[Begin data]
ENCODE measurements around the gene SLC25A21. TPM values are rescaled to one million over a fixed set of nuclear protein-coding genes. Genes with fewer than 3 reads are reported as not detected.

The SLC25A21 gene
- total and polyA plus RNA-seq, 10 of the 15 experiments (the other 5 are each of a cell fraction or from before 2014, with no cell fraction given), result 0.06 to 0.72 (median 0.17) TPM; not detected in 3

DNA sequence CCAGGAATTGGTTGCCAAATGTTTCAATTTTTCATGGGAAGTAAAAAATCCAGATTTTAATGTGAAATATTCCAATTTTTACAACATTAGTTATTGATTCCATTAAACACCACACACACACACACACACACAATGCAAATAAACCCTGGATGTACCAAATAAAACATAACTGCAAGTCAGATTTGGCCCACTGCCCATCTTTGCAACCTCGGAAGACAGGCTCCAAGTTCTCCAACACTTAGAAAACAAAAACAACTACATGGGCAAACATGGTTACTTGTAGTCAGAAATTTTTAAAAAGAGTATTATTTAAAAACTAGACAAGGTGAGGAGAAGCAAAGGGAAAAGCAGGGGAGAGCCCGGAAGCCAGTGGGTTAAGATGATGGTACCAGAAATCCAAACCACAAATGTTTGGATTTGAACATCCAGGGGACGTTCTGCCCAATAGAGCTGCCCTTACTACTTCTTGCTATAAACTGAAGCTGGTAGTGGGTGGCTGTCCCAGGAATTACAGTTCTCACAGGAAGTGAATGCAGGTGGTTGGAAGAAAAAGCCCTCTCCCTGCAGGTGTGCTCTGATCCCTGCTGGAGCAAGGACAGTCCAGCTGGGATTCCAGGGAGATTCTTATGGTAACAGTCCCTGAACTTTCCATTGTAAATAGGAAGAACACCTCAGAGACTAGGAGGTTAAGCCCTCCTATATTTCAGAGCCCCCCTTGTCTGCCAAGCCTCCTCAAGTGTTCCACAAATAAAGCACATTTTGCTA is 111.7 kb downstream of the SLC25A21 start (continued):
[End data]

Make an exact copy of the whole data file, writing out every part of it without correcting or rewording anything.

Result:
ENCODE measurements around the gene SLC25A21. TPM values are rescaled to one million over a fixed set of nuclear protein-coding genes. Genes with fewer than 3 reads are reported as not detected.

The SLC25A21 gene
- total and polyA plus RNA-seq, 10 of the 15 experiments (the other 5 are each of a cell fraction or from before 2014, with no cell fraction given), result 0.06 to 0.72 (median 0.17) TPM; not detected in 3

DNA sequence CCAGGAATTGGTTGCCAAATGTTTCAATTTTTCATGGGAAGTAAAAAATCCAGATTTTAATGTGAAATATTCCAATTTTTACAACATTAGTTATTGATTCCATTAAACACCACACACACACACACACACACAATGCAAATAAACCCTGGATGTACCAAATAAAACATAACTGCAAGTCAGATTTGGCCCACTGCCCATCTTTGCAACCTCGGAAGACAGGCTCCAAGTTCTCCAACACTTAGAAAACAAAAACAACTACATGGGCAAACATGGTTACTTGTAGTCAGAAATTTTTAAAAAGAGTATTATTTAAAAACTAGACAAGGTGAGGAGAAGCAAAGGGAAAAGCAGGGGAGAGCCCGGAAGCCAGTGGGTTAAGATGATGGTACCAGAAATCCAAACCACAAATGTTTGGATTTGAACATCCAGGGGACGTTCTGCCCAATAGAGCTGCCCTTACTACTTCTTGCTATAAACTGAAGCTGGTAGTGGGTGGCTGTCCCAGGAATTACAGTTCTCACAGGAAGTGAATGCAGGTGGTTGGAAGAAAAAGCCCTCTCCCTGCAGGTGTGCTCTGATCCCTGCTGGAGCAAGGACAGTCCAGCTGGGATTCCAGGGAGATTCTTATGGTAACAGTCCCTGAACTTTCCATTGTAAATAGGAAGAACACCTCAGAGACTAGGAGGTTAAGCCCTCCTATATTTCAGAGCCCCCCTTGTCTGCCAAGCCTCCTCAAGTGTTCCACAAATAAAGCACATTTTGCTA is 111.7 kb downstream of the SLC25A21 start (continued):